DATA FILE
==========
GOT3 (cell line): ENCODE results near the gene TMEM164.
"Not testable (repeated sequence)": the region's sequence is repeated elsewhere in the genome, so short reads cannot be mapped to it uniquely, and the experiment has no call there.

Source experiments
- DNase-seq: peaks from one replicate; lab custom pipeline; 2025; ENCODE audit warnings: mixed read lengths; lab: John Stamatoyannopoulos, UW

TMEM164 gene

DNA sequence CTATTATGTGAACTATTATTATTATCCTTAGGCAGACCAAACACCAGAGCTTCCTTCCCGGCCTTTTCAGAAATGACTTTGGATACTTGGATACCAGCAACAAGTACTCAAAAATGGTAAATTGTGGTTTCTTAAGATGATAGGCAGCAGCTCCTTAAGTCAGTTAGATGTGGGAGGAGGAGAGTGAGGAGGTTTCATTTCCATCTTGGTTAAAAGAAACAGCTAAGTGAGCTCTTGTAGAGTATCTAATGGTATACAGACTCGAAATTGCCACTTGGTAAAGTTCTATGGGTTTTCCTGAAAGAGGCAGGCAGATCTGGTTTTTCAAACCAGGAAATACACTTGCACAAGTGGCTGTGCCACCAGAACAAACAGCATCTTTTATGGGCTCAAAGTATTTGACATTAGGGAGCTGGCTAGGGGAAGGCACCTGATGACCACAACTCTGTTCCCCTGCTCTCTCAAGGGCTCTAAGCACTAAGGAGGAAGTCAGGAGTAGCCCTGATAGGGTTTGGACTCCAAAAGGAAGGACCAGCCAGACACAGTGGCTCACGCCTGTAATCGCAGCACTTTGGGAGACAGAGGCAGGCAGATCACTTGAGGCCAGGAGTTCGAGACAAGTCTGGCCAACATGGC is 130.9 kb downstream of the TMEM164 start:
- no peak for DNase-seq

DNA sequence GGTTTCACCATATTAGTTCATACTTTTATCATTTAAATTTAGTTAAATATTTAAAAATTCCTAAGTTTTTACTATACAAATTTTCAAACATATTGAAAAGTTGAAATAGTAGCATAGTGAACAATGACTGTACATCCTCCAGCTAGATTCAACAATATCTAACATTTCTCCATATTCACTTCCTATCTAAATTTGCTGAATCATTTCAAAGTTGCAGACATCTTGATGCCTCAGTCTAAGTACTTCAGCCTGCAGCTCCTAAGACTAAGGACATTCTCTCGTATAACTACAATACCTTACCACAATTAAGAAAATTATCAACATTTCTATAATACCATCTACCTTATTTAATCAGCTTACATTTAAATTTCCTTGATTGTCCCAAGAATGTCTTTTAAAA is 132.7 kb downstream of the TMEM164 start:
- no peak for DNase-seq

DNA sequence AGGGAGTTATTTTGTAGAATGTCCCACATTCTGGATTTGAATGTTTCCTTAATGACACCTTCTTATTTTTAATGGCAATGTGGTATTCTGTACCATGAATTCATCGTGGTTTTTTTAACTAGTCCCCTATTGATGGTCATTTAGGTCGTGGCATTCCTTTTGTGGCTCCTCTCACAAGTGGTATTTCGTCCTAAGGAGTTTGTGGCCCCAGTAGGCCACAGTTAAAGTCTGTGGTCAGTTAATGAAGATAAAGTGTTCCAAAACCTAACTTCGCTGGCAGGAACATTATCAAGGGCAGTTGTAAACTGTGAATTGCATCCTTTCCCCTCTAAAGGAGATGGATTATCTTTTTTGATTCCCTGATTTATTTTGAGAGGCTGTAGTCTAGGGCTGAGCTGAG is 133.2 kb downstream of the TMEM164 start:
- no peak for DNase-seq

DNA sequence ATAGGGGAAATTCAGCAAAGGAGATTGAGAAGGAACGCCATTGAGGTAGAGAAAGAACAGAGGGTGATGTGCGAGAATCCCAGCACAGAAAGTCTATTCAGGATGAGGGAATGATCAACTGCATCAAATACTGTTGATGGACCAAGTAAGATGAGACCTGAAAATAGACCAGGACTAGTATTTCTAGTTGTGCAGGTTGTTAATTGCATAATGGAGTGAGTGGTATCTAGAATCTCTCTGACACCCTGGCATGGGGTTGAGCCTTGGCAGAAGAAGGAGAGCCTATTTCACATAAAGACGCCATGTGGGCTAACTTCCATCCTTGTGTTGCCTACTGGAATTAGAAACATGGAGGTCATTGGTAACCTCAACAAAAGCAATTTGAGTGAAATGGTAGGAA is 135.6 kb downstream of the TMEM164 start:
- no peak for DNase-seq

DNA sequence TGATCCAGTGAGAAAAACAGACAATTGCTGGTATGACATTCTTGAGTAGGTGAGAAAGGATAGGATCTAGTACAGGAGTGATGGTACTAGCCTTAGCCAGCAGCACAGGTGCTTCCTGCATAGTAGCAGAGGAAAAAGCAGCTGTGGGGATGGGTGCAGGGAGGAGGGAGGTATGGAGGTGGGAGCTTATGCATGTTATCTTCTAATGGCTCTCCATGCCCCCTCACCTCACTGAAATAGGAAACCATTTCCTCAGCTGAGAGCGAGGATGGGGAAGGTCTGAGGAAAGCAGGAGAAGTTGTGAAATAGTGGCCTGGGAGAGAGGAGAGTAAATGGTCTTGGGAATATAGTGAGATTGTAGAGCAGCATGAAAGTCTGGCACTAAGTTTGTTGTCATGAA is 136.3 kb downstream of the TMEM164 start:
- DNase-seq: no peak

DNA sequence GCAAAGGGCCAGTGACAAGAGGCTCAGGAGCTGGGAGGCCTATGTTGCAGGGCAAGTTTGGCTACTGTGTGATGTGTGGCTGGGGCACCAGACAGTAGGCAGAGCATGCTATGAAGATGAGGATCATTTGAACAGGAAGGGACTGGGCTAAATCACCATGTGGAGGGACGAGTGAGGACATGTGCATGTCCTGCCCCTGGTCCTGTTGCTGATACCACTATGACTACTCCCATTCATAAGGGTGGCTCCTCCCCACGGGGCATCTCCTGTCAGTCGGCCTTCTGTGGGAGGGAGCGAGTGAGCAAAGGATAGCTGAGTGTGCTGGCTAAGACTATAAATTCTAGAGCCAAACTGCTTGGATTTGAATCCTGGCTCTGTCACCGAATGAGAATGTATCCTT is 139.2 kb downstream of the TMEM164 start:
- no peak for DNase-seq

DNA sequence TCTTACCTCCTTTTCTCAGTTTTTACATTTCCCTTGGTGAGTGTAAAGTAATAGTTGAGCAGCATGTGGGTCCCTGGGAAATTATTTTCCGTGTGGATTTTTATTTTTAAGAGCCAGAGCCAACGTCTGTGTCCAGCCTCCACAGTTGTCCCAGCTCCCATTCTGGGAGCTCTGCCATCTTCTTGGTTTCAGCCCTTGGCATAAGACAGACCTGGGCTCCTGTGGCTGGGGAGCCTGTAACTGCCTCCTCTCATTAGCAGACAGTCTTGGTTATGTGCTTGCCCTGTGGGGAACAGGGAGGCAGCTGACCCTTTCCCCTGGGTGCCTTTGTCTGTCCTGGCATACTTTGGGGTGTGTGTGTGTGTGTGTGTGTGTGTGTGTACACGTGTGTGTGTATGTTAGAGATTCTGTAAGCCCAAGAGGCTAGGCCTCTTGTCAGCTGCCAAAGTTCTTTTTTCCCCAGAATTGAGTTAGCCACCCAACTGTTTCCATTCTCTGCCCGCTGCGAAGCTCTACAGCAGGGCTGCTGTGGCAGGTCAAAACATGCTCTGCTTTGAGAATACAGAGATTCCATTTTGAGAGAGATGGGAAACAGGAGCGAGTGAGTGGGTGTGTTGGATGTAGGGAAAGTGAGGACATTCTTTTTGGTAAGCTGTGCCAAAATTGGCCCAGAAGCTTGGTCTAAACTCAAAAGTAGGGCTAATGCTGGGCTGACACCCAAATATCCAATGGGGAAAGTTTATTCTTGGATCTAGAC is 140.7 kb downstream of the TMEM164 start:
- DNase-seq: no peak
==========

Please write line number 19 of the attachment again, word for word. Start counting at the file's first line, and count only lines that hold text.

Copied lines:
- DNase-seq: no peak